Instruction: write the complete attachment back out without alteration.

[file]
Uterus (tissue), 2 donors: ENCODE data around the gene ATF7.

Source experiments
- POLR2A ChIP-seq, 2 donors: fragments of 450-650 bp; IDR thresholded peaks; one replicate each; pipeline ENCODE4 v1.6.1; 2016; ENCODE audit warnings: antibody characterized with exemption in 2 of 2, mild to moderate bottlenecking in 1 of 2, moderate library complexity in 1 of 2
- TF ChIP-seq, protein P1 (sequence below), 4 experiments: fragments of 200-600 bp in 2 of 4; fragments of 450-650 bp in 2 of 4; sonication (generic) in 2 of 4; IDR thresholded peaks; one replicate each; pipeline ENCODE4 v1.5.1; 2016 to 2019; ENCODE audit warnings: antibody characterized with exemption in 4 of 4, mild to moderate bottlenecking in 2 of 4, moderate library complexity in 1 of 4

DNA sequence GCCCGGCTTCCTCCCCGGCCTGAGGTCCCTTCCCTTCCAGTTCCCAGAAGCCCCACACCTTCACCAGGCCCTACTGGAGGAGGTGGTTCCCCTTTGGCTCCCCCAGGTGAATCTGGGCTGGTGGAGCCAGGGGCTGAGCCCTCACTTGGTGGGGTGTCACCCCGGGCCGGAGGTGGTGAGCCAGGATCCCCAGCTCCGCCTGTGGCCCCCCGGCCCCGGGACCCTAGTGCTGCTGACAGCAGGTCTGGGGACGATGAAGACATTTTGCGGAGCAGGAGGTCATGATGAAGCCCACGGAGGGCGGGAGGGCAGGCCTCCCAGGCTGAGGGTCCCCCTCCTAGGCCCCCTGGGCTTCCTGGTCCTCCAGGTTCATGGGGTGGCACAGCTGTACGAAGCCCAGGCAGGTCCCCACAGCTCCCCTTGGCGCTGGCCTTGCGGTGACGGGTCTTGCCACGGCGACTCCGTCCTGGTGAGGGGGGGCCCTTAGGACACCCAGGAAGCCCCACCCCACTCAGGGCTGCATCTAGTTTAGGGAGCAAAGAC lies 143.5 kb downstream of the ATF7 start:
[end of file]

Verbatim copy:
Uterus (tissue), 2 donors: ENCODE data around the gene ATF7.

Source experiments
- POLR2A ChIP-seq, 2 donors: fragments of 450-650 bp; IDR thresholded peaks; one replicate each; pipeline ENCODE4 v1.6.1; 2016; ENCODE audit warnings: antibody characterized with exemption in 2 of 2, mild to moderate bottlenecking in 1 of 2, moderate library complexity in 1 of 2
- TF ChIP-seq, protein P1 (sequence below), 4 experiments: fragments of 200-600 bp in 2 of 4; fragments of 450-650 bp in 2 of 4; sonication (generic) in 2 of 4; IDR thresholded peaks; one replicate each; pipeline ENCODE4 v1.5.1; 2016 to 2019; ENCODE audit warnings: antibody characterized with exemption in 4 of 4, mild to moderate bottlenecking in 2 of 4, moderate library complexity in 1 of 4

DNA sequence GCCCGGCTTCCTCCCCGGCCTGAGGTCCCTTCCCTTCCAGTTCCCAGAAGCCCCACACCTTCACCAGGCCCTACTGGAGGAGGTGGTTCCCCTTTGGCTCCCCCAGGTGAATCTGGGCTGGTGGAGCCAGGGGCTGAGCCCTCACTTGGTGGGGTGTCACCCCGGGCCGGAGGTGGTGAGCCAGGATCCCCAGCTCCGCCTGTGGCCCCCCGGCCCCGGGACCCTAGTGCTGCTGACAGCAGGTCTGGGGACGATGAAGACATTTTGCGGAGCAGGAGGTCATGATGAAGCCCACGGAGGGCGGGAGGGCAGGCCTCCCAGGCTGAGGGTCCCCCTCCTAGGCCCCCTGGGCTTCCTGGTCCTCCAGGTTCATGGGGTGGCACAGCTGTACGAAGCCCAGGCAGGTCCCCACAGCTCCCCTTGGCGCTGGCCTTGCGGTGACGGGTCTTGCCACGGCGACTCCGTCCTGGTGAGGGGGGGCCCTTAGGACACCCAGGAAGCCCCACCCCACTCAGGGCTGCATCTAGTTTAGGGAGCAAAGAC lies 143.5 kb downstream of the ATF7 start: